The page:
Helvidius (sometimes Helvetius) was the author of a work written prior to 383 against the belief in the perpetual virginity of Mary. Helvidius maintained that the biblical mention of "sisters" and "brothers" of the Lord constitutes solid evidence that Mary had normal marital relations with Joseph and additional children after the miraculous conception and birth of Jesus. He supported his opinion by the writings of Tertullian and Victorinus.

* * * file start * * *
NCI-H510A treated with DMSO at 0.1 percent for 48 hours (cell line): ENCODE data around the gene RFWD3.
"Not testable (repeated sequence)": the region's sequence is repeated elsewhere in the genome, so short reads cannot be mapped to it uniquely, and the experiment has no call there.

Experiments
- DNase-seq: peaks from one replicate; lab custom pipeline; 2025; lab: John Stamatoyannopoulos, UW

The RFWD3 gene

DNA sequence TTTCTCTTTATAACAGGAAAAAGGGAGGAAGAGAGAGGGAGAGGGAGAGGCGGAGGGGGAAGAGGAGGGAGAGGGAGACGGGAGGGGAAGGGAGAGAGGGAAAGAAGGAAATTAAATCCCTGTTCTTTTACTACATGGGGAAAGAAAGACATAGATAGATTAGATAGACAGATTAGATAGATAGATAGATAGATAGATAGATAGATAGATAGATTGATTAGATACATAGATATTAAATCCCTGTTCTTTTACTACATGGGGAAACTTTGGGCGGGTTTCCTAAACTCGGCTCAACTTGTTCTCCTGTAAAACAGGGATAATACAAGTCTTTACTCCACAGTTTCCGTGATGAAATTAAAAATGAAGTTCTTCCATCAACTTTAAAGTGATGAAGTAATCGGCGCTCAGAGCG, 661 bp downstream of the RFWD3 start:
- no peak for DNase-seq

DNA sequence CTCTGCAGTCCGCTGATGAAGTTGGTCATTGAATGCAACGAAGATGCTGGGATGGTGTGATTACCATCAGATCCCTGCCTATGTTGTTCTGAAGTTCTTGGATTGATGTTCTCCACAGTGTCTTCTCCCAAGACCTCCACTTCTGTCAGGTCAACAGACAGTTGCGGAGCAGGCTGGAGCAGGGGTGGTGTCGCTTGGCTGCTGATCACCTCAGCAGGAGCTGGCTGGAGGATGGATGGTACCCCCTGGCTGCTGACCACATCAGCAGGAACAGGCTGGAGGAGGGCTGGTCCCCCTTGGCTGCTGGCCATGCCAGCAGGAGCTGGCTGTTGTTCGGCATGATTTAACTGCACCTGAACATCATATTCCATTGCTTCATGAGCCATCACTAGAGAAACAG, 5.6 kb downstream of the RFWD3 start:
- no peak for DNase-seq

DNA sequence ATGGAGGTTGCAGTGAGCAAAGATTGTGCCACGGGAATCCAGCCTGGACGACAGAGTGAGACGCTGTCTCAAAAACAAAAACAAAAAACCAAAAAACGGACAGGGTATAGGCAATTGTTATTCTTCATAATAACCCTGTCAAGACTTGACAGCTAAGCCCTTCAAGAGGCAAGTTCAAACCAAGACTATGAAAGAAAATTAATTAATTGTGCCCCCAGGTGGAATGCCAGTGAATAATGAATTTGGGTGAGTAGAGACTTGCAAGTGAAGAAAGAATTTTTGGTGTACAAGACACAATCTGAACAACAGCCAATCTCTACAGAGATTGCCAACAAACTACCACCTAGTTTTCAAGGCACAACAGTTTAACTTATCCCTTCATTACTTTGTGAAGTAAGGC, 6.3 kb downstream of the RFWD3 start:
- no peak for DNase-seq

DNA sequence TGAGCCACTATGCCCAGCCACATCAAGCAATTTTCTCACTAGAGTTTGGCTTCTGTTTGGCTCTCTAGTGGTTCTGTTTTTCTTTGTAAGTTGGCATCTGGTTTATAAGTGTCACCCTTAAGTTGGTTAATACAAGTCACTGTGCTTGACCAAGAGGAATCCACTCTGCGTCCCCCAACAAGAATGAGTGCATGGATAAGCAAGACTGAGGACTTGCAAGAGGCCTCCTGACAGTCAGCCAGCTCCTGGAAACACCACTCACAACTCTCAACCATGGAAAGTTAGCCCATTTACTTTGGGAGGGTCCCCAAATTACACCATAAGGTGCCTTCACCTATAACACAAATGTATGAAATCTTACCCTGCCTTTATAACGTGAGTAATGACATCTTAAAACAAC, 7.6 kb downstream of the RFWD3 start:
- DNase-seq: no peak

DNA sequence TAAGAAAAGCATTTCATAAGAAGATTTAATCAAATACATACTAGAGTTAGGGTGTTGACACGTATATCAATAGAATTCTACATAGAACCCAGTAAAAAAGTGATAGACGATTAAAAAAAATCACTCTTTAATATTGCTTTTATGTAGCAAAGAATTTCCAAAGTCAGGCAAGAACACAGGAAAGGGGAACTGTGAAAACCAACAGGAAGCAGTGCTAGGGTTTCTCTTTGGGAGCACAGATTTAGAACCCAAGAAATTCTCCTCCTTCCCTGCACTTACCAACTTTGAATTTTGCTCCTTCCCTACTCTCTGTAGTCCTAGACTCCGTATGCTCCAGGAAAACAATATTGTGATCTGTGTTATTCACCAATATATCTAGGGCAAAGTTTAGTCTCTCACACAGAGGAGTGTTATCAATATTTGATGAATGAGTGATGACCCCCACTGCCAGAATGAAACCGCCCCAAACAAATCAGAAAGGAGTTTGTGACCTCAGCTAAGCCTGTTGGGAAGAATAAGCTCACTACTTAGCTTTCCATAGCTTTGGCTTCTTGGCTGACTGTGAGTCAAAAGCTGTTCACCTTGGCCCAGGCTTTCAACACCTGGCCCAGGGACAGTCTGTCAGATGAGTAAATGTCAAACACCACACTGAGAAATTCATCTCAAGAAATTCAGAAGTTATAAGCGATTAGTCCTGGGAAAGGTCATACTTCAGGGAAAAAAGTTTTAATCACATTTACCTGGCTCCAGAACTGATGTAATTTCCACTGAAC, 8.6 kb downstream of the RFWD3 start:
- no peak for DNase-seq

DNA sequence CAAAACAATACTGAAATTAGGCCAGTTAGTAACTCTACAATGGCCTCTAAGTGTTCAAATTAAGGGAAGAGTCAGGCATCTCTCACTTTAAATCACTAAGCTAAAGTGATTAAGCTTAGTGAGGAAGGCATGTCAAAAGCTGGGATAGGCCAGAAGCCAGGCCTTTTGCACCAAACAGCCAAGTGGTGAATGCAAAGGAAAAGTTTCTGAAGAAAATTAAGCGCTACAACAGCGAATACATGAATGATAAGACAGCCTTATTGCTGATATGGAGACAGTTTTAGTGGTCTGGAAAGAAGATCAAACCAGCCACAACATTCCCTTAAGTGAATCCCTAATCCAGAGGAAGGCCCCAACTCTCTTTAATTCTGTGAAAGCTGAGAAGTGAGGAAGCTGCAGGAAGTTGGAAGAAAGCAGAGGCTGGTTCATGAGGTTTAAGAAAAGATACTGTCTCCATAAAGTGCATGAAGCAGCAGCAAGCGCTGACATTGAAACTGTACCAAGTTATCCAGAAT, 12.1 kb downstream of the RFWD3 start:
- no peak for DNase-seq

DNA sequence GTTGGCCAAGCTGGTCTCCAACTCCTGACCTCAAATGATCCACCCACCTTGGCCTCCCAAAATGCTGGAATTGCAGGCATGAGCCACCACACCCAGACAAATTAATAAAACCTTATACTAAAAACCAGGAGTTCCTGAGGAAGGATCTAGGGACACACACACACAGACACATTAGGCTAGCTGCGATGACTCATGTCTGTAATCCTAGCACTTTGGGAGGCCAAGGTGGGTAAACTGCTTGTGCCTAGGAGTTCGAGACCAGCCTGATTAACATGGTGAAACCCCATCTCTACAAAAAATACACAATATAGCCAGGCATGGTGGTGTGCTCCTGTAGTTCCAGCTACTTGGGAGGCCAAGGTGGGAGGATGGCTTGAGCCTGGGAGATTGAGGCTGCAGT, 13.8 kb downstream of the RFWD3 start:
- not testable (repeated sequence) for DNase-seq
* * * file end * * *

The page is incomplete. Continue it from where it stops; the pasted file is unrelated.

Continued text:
Jerome, in reply, wrote a treatise known under the title The Perpetual Virginity of Blessed Mary, where he vigorously takes the other side, and argues that the "sisters" and "brothers" spoken of were either step-brothers, children of Joseph by a former marriage (cf. Protoevangelium of James), or first cousins, children of Mary's sister Elizabeth and siblings of John the Baptist. When Jerome wrote this treatise both he and Helvidius were in Rome, and Damasus was Roman bishop. The only contemporary notice preserved of Helvidius is contained in Jerome's treatise.